The software to flash

As mentioned before, I used an ESPHome program listing.  Here is a sample (minus the marked secrets which you must substitute):

  name: "ipad-charge-controller"
  name_underscored: ipad_charge_controller
  friendly_name: iPad charge controller

  name: ${name}
  name_add_mac_suffix: false
  friendly_name: ${friendly_name}
  platform: ESP8266
  board: esp01_1m

  key: !secret encryption_key

  level: debug

password: !secret ota_password

  ssid: !secret wifi_ssid
  password: !secret wifi_password
# I am using static IPs here. You may want to
# omit this section altogether.

- platform: restart
  name: Restart
  entity_category: diagnostic
  icon: mdi:restart
- platform: safe_mode
  name: Safe mode restart
  entity_category: diagnostic
  icon: mdi:restart-alert

# Blue LED
    number: GPIO16

  # Relay
  - platform: gpio
    id: relay
    pin: GPIO5

  # Green LED
  - platform: gpio
    pin: GPIO14
    id: green_led
    inverted: true # start on

  # Switch template to link relay and green LED states
  # LED is on when relay is off
  - platform: template
    id: ${name_underscored}_switch
    name: Switch
    lambda: |-
      if (id(relay).state) {
        return true;
      } else {
        return false;
        - switch.turn_on:
            id: green_led
        - switch.turn_on:
            id: relay
        - switch.turn_off:
            id: green_led
        - switch.turn_off:
            id: relay

# Button
  - platform: gpio
    id: ${name_underscored}_button
      number: GPIO04
      mode: INPUT_PULLUP
      inverted: True
      - switch.toggle: "${name_underscored}_switch"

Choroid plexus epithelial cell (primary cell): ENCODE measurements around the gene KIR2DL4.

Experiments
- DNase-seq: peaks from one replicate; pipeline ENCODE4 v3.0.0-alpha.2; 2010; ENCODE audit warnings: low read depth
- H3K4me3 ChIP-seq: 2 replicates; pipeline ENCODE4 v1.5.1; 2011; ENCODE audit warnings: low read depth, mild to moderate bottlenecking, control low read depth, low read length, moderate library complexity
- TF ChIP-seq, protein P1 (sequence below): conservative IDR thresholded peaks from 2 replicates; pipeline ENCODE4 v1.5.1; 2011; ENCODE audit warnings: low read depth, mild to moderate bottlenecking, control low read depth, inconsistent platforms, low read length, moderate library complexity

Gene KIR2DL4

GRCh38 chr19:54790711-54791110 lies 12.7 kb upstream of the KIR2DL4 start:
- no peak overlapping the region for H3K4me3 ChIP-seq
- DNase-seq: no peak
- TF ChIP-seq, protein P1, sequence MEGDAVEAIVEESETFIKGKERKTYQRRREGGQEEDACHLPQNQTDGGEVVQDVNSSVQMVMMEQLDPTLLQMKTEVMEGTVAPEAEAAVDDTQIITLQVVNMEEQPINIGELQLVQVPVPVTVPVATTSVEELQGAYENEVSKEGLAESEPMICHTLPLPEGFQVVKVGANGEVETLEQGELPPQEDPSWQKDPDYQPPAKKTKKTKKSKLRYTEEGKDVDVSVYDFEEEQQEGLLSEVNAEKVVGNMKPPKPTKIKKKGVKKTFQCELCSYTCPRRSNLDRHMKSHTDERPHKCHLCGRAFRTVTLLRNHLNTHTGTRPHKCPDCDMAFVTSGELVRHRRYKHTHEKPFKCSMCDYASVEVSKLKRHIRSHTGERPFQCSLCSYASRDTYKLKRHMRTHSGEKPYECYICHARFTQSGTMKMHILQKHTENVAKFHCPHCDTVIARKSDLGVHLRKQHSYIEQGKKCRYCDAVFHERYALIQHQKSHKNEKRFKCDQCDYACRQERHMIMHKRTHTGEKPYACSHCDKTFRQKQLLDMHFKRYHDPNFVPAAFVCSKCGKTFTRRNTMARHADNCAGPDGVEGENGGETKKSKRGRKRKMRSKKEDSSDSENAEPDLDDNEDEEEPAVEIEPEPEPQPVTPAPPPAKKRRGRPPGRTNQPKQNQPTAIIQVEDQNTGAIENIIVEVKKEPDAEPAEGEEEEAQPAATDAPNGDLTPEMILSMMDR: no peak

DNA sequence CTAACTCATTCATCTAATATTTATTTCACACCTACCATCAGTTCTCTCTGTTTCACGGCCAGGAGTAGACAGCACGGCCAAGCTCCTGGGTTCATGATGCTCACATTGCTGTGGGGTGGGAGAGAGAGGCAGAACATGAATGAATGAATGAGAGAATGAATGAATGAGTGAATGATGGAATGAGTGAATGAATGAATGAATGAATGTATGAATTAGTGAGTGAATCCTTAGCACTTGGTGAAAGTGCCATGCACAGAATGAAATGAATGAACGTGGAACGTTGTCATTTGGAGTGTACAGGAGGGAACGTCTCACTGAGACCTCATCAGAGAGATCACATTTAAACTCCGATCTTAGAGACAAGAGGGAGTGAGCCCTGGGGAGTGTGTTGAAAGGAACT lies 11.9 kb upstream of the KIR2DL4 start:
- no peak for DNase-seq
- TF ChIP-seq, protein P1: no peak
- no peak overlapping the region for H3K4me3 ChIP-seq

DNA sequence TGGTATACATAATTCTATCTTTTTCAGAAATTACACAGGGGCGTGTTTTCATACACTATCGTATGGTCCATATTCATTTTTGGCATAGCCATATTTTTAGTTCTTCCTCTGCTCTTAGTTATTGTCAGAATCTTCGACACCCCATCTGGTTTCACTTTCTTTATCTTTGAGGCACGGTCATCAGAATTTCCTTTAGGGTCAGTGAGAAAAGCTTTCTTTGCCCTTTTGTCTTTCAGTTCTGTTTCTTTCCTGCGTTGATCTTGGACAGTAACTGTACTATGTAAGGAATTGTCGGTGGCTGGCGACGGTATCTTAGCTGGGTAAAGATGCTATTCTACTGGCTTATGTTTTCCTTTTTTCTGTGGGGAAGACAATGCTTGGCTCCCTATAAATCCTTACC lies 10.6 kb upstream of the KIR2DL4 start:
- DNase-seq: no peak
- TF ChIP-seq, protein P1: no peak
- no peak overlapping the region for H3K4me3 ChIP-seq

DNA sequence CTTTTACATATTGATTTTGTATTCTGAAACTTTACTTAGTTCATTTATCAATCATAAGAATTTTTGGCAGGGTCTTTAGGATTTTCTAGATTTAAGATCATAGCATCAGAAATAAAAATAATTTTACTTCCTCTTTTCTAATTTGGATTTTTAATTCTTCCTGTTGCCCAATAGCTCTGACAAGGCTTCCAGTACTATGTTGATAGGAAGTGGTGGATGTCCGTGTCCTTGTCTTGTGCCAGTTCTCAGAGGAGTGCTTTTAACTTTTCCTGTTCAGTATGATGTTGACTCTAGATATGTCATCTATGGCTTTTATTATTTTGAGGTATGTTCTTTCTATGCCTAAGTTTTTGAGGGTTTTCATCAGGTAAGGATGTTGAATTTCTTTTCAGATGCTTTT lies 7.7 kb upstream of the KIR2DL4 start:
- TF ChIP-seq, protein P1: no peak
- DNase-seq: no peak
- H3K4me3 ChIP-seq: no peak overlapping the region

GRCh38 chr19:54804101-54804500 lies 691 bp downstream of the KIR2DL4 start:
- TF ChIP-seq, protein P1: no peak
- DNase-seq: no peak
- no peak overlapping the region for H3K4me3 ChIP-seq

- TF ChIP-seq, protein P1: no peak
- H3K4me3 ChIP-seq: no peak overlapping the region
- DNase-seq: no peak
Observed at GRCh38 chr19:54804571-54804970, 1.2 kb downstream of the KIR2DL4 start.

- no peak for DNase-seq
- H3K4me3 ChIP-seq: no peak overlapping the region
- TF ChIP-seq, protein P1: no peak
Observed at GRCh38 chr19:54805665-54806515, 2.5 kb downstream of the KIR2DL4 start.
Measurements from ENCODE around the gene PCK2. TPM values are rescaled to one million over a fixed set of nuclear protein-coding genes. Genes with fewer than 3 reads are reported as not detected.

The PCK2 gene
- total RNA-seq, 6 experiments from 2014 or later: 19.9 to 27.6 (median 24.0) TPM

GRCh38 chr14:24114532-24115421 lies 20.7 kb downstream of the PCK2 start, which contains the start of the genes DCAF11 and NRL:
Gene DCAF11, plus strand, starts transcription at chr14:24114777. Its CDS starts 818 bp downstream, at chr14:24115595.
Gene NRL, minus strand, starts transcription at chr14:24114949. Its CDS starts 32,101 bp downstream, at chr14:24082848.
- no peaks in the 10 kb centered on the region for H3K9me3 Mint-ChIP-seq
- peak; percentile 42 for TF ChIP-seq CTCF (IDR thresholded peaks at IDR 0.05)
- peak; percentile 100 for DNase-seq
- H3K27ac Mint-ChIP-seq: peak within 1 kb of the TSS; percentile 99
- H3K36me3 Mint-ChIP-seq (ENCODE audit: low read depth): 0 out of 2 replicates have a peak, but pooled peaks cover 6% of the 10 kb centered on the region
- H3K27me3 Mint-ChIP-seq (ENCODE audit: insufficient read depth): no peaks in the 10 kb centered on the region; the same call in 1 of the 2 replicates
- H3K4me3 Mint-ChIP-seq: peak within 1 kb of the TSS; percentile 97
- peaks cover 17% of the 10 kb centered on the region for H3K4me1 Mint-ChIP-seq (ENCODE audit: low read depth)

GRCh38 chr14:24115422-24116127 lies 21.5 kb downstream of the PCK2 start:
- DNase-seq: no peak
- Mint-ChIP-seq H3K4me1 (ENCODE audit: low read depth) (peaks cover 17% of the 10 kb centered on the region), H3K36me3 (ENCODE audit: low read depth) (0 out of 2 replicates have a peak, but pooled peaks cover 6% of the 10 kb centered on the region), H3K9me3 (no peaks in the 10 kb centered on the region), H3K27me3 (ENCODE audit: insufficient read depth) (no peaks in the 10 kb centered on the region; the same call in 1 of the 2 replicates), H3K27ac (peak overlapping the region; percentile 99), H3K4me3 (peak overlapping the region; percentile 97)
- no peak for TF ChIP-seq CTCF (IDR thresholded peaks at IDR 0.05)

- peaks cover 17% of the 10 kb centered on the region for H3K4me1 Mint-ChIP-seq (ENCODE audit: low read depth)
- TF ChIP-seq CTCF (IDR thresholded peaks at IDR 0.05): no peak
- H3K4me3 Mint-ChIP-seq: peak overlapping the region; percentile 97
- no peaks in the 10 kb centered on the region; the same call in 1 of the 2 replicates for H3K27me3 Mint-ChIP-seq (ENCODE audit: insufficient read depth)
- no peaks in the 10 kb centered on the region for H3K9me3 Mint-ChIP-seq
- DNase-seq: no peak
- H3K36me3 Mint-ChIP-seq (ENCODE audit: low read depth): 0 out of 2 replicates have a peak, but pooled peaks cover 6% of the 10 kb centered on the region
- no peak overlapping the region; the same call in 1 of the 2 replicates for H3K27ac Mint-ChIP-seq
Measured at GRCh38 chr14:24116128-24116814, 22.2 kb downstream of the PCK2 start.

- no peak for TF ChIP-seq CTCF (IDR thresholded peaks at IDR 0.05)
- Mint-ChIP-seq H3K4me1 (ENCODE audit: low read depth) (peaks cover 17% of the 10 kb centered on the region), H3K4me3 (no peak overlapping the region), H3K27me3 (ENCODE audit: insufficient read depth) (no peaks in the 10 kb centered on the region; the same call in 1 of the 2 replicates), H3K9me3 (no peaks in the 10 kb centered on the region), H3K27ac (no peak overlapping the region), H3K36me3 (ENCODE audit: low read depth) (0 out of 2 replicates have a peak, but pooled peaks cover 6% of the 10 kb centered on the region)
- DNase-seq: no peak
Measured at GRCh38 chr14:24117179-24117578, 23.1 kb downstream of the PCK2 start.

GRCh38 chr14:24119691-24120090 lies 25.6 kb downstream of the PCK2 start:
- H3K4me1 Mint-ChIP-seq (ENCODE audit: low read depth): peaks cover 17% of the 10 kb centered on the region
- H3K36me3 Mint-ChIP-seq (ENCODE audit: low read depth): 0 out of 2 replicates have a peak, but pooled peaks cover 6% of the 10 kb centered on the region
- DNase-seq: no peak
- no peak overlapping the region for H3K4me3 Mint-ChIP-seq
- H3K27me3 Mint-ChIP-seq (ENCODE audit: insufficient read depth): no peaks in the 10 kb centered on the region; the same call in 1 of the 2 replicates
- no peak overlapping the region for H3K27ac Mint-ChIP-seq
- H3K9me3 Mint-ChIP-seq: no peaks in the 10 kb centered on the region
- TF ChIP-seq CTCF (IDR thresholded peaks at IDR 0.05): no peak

Use ESPHome to flash this program listing after making the necessary modifications.

Once you are done flashing, ESPHome will fail to get the logs from the device.  What you must do now is:

  • disconnect the Sinilink device from power,
  • disconnect the device from the serial converter,
  • disconnect the GPIO0 hole from ground,
  • reconnect the device back to power.

You will note that now only the green LED turns on steady after boot — the blue LED no longer turns on (because the device is no longer in flashing mode.  At this point, you will be able to get to the device's logs wirelessly using ESPHome (assuming your Wi-Fi router gave the device an address, and everything else worked out okay on your side).  And, of course, you will also be able to flash the device over the air from this point on.

So what does this program listing do?

It gives you a device with one physical control and three software controls (accessible via Home Assistant):

  • the physical button on the Sinilink toggles power on the USB device connected to the Sinilink's female port,
  • two button entities, one for restart and another for safe restart, are available via Home Assistant,
  • a switch entity will be available via Home Assistant that lets you do exactly the same as the physical button, only over Wi-Fi.

Done flashing?

Patch the device up together in its case!  It's very easy and you can't make a mistake there — the board only fits one way within both sides of the case.  Make sure to line up the push button notch in one side of the case with the actual push button in the device.  Then press together.  Presto!

What's this good for?

It's really neat!  From the program listing you may have surmised I'm using this as a charge controller for my iPad, since I would like its battery not to bite the dust.  Coupled with a very simple automation, I'm ensuring that my iPad never goes above 75% and never below 65%, as per this document.

In general, you can use this device, as programmed, to create automations that control the charge cycles of your USB-powered devices.  You can also use this device as relay to switch off USB-powered devices that don't have a battery.  Of course, the device has one more GPIO, which you can use in both on/off and PWM mode — feel free to experiment with it.